The most gratuitously violent scene is arguable when a cat attacks T.J. as he's going to the bathroom, affixing himself to the man's crotch. T.J. flails around the room, then begins slamming the door on the cat to get him to let go.

A car chase ends with a mild accident, and Eva crashes her scooter. Gaspar threatens Deuce with a gun, and later the two spar with swords. Deuce accidentally sets off a large explosion.

Crude or Profane Language

Profanity flows freely in this sequel, including about half-a-dozen incidences of the s-word and at least four uses of the f-word (once sexually). God's name is misused four times, each in combination with "d--n." Other vulgarities ("f-gg-t," "d--k," "p---," etc.) are spoken a handful of times. Two terms are so crude I won't even bleep them here. Almost two dozen other mild profanities top off this foul flick.

Drug and Alcohol Content

A long scene in one of Amsterdam's infamous "coffee houses," where some mind-altering drugs are legal, shows patrons smoking marijuana and hashish. T.J. is rolling a joint when a police officer comes over to light it for him. This scene portrays Holland as an "enlightened" place where even the cops will help you get high. Deuce gives the prosthetic leg of his dead wife to an elderly Dutch woman who's missing one of hers. Instead of using it to walk, however, she turns it into a giant marijuana bong. Police tell a man unloading a truckload of marijuana bales that he'll have to move because it's a "No Marijuana Unloading Zone." Several scenes depict characters drinking wine (or possibly hard liquor) and smoking.

Other Negative Elements

T.J. spills some french fries in a toilet, then eats them. Eva's obsessive-compulsive disorder is extremely exaggerated for supposedly humorous effect. Deuce eats dinner with a woman who has a hole in her throat, presumably due to cancer. When she drinks wine, it squirts Deuce in the face. Smoking a cigarette yields a similar result. One of the male prostitutes says in a TV interview that his mother suggested his career. Two men are shown urinating in the street, and another defecates on the sidewalk.


Deuce Bigalow: European Gigolo feels like a Saturday Night Live skit run amok. Freed from the decency constraints of broadcast television, SNL alum Rob Schneider (who co-wrote) hasn't missed a single opportunity to go for cheap laughs using stale, sick sex gags. (One of the "man-whores" is named Assapopoulos Mariolis, for example.) But the depth of story line—if it's even worthy of such a term—is barely deep enough to sustain 10 minutes, let alone 83.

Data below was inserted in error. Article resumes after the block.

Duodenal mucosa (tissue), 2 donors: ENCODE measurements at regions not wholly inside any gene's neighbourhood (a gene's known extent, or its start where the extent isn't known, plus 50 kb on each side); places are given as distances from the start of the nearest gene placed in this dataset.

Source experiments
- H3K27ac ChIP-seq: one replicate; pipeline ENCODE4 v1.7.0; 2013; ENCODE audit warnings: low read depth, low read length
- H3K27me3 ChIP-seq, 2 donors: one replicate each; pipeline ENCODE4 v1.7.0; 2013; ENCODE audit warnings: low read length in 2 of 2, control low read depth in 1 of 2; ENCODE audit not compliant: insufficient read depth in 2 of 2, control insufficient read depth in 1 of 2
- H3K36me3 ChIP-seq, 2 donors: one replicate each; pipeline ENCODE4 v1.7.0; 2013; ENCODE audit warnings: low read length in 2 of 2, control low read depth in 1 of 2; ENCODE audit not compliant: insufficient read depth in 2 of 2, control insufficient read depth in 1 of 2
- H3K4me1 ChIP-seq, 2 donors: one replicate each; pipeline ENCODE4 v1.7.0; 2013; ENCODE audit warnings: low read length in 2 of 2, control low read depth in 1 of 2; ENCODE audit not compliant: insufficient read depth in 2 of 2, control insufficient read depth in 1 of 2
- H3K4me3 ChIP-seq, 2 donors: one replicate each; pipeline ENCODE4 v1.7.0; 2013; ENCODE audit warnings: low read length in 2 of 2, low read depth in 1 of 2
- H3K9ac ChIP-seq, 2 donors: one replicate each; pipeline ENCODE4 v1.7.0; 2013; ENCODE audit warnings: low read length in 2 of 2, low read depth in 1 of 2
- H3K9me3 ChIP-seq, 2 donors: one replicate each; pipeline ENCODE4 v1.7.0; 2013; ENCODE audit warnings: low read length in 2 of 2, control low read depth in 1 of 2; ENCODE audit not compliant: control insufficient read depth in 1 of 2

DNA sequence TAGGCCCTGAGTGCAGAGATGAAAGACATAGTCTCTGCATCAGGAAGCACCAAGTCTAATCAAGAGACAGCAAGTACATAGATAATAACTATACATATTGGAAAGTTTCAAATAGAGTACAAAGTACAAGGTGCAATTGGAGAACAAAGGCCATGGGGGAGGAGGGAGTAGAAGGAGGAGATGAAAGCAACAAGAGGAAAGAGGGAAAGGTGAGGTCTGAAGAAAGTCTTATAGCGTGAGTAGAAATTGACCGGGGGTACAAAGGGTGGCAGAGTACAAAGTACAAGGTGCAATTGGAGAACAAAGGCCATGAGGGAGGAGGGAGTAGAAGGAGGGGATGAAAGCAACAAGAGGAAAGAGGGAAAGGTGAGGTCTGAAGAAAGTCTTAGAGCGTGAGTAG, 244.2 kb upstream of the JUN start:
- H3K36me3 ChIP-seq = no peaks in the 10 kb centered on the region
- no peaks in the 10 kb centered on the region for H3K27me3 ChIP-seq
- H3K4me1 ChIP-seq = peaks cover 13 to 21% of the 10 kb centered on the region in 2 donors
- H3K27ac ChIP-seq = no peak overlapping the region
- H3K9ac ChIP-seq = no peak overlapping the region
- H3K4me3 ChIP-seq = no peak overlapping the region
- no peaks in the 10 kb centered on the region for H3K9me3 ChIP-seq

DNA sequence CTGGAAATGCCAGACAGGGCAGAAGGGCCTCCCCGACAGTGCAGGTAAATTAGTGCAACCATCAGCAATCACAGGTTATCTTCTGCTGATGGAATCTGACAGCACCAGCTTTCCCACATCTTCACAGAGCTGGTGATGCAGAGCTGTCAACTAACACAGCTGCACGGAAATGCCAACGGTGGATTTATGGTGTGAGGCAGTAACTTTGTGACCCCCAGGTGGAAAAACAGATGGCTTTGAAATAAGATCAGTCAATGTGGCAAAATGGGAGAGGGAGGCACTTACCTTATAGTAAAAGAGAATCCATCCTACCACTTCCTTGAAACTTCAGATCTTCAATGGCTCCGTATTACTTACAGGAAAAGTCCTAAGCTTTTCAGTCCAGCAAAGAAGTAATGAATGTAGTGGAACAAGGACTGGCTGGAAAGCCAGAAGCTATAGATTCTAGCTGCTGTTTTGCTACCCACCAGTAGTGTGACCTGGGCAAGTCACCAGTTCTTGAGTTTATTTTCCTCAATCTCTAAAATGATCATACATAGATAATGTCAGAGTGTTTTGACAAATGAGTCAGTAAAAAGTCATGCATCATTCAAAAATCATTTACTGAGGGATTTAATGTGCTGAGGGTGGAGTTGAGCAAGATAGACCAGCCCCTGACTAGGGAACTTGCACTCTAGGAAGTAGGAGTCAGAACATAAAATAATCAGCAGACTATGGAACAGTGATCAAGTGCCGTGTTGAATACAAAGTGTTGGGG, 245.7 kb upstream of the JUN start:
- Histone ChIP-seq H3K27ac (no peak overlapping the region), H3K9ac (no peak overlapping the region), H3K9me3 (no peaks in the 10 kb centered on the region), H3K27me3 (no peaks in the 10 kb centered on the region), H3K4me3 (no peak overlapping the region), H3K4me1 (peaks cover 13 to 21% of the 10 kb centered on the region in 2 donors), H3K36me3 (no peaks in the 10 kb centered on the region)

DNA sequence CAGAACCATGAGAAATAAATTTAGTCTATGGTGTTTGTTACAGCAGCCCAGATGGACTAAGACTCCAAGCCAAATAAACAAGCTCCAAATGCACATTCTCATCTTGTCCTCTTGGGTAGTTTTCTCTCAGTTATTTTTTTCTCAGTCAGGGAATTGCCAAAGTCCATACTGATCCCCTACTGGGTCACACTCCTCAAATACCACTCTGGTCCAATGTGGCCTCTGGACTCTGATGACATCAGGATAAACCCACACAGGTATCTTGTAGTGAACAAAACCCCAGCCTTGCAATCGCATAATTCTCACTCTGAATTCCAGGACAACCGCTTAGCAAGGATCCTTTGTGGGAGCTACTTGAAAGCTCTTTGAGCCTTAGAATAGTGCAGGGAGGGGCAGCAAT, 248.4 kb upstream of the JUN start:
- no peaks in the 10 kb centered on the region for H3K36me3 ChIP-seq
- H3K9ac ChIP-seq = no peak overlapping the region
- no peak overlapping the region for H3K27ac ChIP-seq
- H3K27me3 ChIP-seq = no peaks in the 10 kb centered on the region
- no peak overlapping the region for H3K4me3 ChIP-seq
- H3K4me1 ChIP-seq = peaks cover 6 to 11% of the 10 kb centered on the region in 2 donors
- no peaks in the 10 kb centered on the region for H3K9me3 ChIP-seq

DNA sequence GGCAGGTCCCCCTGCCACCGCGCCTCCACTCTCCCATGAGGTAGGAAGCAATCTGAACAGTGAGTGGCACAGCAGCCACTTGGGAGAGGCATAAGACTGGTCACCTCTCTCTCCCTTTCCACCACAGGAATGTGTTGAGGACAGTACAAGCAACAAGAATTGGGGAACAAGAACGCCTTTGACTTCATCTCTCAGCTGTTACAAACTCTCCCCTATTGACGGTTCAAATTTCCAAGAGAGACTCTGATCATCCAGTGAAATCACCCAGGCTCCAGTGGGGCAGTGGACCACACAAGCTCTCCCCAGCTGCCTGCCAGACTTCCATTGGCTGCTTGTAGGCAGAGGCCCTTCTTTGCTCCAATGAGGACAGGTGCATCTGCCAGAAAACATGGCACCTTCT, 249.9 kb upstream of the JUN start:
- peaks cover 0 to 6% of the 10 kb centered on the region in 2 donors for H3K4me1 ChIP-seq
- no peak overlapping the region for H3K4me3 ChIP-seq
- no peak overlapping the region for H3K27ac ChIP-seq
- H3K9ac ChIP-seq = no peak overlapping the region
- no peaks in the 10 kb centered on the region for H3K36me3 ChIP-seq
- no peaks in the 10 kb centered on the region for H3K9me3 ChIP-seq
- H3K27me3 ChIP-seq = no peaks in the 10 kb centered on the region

As the film started, I braced myself for a barrage of offensive material—and it rained down just as I expected. After about the fifth genital-related joke, it left the arena of the offensive and crossed over into the land of the mind-numbing. For me, the overall effect of so much sexualized humor was not outrage (though that would be warranted) as much as sheer boredom. When every line of dialogue is working this hard to shock you, it has exactly the opposite effect. That's not a good thing, especially for teens, who are in the process of developing their sexual opinions and moral beliefs. (I won't even begin to examine the dangers associated with a culture being trained to yawn its way through an hour-and-a-half of deviant sexual content.)

Ultimately, Deuce Bigalow: European Gigolo mocks and degrades human sexuality from start to finish. God's design for sex between a man and a woman in marriage is a thing of breathtaking beauty and wonder. In contrast, it's hard for me to think of a movie I've seen recently that reduces sexuality to something so ugly. Schneider's vision of the world seems confined to what he sees when he looks up from the bottom of the toilet bowl. And despite his leading character's sermonette urging men to listen to women instead of treating them as sex objects, nothing can redeem the sheer badness—any way you want to evaluate it—of this movie.

Pro-social Content

Objectionable Content

Summary Advisory

Plot Summary

Christian Beliefs

Other Belief Systems

Authority Roles



Discussion Topics

Additional Comments/Notes

Episode Reviews



Readability Age Range





Rob Schneider as Deuce Bigalow; Eddie Griffin as T.J. Hicks; Jeroen Krabbé as Gaspar Voorsboch; Til Schweiger as Heinz Hummer; Hanna Verboom as Eva


Mike Bigelow ( )


Columbia Pictures



Record Label



In Theaters

On Video

Year Published



Adam R. Holz

We hope this review was both interesting and useful. Please share it with family and friends who would benefit from it as well.

Get weekly e-news, Culture Clips & more!